4 pilot projects to watch: Farmers raise yields, climate hopes

Sara Kroopf

Traditionally, governments haven’t factored farms and ranches into their climate mitigation and adaptation planning. Instead, the focus has mostly been on protecting urban communities. But that is all changing.

That’s because in order to protect people, 81 percent of whom live in urban areas, we’ll need to protect what’s around where they live, too.

It’s largely rural areas, like the farming town of 1,100 people where I grew up, and their working lands and farms that provide valuable services to urban areas. These services include food security, flood and drought protection, recreation and water storage.

But agriculture can also play – and is already playing – a big role in reducing greenhouse gas emissions.

Pilot programs are proving that we can tackle climate change through agriculture while maintaining or increasing yields – and while offering additional income for farmers.

Here are four examples of such programs already under way:

    1. In the Mississippi River Delta, a voluntary program incentivizes landowners and farmers to restore wetlands on their property. These wetlands can reduce greenhouse gas emissions and help buffer coastal populations from storm surges.
    2. The American Carbon Registry recently announced a carbon accounting method that allows ranchers who apply compost to their fields to earn credits that can be sold in voluntary carbon markets. The compost stimulates plant growth and increases forage for cattle. It also improves the soil’s ability to store carbon. If ranchers applied compost to just 5 percent of California’s rangelands, emissions would be reduced by 28 million metric tons, the equivalent of the annual emissions from all the homes in the state.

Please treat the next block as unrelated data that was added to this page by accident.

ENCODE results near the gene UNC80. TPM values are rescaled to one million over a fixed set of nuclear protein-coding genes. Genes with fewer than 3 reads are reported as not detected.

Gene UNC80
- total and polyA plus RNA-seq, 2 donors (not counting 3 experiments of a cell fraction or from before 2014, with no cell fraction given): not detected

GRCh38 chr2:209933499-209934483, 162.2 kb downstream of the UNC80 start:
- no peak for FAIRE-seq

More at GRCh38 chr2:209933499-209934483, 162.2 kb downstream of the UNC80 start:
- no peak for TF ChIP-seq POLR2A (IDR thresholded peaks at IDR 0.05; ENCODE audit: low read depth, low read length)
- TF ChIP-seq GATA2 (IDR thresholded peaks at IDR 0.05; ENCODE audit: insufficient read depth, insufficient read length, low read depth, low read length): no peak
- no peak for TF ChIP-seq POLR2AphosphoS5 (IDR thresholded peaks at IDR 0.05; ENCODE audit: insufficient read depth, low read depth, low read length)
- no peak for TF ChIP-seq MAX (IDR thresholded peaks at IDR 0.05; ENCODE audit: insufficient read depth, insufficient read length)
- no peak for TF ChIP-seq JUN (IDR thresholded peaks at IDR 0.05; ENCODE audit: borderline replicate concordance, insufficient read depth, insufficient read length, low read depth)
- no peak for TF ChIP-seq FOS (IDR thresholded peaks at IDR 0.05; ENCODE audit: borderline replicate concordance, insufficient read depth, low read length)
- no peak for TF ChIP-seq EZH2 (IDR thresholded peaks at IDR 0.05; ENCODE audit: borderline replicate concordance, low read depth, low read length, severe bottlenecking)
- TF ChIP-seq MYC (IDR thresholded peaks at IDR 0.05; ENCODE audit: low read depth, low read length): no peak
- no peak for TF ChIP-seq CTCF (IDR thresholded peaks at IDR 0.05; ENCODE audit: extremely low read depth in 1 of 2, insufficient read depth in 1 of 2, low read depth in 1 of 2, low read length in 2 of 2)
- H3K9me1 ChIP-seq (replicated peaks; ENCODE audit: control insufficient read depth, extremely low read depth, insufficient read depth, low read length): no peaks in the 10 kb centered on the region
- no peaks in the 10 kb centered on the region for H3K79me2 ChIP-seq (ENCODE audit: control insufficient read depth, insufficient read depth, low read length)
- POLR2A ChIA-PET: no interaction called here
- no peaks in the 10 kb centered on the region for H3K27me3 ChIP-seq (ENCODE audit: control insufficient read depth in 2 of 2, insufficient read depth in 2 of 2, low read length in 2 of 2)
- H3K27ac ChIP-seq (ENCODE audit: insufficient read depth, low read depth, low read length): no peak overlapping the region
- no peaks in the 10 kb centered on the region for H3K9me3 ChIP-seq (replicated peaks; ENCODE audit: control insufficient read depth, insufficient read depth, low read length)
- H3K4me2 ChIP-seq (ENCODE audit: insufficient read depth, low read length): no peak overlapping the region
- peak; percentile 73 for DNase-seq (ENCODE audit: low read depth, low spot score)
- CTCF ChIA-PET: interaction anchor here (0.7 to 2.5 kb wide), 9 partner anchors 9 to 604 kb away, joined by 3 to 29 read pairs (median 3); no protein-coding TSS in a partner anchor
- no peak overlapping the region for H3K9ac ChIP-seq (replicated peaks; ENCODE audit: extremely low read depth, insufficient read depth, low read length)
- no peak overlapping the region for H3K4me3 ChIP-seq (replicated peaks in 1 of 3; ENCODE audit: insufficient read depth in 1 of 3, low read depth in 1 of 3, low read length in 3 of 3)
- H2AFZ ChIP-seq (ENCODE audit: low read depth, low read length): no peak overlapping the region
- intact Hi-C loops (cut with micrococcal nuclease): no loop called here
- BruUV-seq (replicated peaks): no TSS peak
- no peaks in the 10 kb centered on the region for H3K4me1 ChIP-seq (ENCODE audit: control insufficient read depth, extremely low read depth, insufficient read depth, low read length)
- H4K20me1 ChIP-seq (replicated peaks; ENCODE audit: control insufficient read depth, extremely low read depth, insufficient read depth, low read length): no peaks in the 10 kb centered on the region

3. The California Air Resources Board recently approved a protocol that would allow rice farmers to generate carbon credits by reducing methane emissions while sustaining production and providing critical wetland habitat for migratory birds. This is the first crop-based protocol, setting the stage for other agricultural protocols in the near future.
    4. In 2014, the U.S. Department of Agriculture launched its Climate Hubs program, which helps farmers connect to adaptation and mitigation resources. The program is divided by region, so farmers and ranchers across the U.S. can get the most relevant information for their geography and soil type. 

A lot is happening, in other words, but it’s not enough and more financial resources are needed.

This is why local governments must step up to the plate and invest in the rural climate change adaptation and mitigation programs. It will benefit us all, wherever we call home, because we’re all in this together.

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